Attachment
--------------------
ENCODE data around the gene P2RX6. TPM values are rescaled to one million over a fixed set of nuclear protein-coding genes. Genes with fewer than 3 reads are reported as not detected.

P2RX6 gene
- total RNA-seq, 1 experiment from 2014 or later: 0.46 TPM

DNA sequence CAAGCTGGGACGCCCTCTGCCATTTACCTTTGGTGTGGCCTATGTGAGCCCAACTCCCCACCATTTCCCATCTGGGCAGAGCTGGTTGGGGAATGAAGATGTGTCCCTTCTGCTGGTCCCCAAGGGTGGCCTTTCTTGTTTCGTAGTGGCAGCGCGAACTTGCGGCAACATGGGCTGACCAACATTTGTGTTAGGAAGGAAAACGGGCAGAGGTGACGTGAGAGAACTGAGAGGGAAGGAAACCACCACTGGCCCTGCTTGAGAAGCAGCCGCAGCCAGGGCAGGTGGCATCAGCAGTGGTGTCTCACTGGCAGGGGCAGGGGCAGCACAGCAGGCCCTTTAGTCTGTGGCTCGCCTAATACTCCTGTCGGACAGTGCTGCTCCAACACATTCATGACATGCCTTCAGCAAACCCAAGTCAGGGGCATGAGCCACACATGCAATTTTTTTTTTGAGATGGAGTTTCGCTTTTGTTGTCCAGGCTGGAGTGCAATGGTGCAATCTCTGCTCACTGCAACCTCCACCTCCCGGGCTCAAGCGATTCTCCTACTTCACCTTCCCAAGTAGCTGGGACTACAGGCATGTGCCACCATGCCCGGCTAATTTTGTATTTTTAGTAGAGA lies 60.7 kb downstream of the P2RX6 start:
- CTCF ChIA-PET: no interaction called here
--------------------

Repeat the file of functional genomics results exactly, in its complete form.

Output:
ENCODE data around the gene P2RX6. TPM values are rescaled to one million over a fixed set of nuclear protein-coding genes. Genes with fewer than 3 reads are reported as not detected.

P2RX6 gene
- total RNA-seq, 1 experiment from 2014 or later: 0.46 TPM

DNA sequence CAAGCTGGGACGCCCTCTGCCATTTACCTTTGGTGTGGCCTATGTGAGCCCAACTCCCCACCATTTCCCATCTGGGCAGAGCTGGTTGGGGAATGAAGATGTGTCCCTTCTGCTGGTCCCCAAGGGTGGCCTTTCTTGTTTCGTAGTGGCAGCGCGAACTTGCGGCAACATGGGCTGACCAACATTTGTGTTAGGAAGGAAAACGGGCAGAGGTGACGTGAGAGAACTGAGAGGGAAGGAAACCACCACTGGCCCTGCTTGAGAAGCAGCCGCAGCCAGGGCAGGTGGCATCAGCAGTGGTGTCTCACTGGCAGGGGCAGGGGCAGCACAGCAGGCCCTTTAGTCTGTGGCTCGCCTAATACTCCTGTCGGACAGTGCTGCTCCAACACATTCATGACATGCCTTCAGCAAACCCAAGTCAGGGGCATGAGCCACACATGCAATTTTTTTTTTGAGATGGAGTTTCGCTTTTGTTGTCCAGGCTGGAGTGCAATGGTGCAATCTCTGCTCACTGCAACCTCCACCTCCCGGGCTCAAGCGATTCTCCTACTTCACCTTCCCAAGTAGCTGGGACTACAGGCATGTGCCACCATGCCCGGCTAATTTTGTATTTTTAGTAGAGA lies 60.7 kb downstream of the P2RX6 start:
- CTCF ChIA-PET: no interaction called here